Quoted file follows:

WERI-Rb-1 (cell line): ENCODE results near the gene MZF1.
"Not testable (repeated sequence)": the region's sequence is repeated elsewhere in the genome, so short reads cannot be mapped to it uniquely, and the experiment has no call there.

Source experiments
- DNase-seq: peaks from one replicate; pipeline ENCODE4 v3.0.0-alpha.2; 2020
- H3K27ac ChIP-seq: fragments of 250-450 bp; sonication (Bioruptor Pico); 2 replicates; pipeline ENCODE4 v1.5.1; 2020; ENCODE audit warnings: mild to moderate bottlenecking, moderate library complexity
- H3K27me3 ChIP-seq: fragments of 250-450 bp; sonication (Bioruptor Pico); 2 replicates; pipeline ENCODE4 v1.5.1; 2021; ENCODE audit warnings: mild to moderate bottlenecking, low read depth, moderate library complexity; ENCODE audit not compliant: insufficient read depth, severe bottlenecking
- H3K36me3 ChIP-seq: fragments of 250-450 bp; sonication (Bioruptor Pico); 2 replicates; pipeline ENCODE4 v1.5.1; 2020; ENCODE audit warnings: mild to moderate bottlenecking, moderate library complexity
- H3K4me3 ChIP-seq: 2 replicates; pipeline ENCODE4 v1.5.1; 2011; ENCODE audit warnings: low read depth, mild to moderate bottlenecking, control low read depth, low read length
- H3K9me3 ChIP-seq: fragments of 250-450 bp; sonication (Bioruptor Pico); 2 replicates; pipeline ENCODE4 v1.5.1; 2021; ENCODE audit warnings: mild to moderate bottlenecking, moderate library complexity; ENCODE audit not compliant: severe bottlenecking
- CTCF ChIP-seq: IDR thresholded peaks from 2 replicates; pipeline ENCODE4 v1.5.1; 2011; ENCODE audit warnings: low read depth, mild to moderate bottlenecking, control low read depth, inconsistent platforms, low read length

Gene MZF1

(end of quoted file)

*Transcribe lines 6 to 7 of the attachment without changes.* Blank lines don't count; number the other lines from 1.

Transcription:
- H3K27me3 ChIP-seq: fragments of 250-450 bp; sonication (Bioruptor Pico); 2 replicates; pipeline ENCODE4 v1.5.1; 2021; ENCODE audit warnings: mild to moderate bottlenecking, low read depth, moderate library complexity; ENCODE audit not compliant: insufficient read depth, severe bottlenecking
- H3K36me3 ChIP-seq: fragments of 250-450 bp; sonication (Bioruptor Pico); 2 replicates; pipeline ENCODE4 v1.5.1; 2020; ENCODE audit warnings: mild to moderate bottlenecking, moderate library complexity